I'd just throw out there that we arts researchers aren't immune to this same temptation. It's not only arts orgs that can project their own values or assumptions as the "needs" of the community.  We have to step carefully around that trap ourselves, especially during the interpretation stages of our projects.

So here’s to humility in the arts — including arts research. The idea that we always know what our audiences and communities ‘really’ need or ‘really’ mean is paternalistic. If we can be more about sharing what excites us and less about purveying lofty, ‘necessary’ experiences to those who lack and ‘need’ them, we’ll win more hearts and minds…and probably have more fun. 

For me, the concept that Simon, Ragsdale, and Borwick are all getting at — and the thread that can connect needs and wants — is empathy. If we think of the relationship between arts organizations and their audiences or communities like a friendship or some other personal, one-on-one relationship (a romance, even a one-night stand), then we don’t have to choose between binaries like “give ’em what they want” or “give ’em what they ought to want.” Instead we have to (as Ragsdale and Borwick point out) get to know them. We have to credit who they are and how they see themselves and see the world and see you, and try to negotiate some kind of mutually fulfilling connection...all while remaining authentically ourselves.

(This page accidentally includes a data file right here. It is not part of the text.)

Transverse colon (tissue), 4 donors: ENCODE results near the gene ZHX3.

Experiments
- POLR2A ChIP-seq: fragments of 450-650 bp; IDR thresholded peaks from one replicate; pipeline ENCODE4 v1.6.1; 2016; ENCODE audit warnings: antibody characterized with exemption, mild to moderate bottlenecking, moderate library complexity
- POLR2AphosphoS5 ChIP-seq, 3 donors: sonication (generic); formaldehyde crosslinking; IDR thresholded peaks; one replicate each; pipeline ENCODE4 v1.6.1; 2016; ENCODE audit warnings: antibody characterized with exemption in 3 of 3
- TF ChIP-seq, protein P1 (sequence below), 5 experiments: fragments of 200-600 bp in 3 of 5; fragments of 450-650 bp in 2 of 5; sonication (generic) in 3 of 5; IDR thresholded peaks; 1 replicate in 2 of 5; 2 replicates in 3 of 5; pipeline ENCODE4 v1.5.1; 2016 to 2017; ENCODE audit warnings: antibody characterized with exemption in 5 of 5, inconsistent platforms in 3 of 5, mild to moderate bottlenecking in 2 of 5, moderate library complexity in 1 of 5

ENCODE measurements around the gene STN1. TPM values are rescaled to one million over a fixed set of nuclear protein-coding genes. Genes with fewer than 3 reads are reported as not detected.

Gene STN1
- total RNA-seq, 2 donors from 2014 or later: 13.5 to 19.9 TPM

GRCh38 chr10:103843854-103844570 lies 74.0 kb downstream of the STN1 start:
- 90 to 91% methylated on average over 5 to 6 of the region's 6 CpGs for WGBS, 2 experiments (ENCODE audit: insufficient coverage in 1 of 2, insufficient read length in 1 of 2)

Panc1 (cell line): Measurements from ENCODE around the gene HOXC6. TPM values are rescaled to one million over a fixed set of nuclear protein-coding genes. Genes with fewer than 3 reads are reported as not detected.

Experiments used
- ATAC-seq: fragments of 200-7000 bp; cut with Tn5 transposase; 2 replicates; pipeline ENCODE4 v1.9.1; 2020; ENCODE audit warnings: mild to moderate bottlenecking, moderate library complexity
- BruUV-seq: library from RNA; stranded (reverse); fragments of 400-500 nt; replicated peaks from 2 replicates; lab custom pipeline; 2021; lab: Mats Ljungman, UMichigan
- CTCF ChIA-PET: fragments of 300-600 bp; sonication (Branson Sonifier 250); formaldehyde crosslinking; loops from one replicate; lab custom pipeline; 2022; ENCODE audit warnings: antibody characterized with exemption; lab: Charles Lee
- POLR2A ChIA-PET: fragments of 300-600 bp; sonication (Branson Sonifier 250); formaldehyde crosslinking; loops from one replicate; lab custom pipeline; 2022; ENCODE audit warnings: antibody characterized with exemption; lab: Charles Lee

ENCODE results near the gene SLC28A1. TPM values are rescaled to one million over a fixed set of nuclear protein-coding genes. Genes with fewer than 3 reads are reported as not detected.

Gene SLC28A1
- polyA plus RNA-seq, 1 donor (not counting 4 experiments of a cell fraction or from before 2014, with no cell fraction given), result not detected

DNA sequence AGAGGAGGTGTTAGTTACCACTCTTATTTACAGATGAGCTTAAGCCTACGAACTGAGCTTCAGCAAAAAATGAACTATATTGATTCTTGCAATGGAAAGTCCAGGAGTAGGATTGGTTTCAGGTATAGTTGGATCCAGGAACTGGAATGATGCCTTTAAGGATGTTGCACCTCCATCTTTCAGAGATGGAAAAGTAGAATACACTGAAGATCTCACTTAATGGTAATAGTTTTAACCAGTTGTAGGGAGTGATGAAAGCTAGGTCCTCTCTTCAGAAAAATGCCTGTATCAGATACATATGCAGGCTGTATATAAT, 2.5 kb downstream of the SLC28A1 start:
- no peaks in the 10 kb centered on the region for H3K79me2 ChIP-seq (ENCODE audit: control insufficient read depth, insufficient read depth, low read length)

It ain’t easy. But only after trying all that — after taking the risks of intimacy and empathy — can we legitimately say, "Well, it just didn’t work out. We weren’t right for each other." (No arts organization can be right for everyone.)

If it does work out, though, a whole range of possibilities opens up.  We can surprise them one day with something they didn’t know they needed and didn’t think they were ready for, and the next week delight them by giving them exactly what they wished for. Just as we would love to do for a friend or loved one.

Okay, I’m getting sappy in my old age. It’s great to be back in the blogosphere with you. Please chime in below. And stay tuned next week for Sharisse Butler’s different take on Borwick’s post.

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Categories: Research issues, Roundtables, State of the arts
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March 31, 2012

Good research isn’t about asking audiences what they want

There’s been a thoughtful discussion lately about whether arts organizations are leading or following their audiences, which they ought to be doing, and whether the two are actually opposites. But a sour note can be heard in that chorus on both sides of the debate: the idea that audience research is a tool for pandering. (Cue the Steve Jobs quote about consumers not knowing what they want.) There’s a better way to think about this.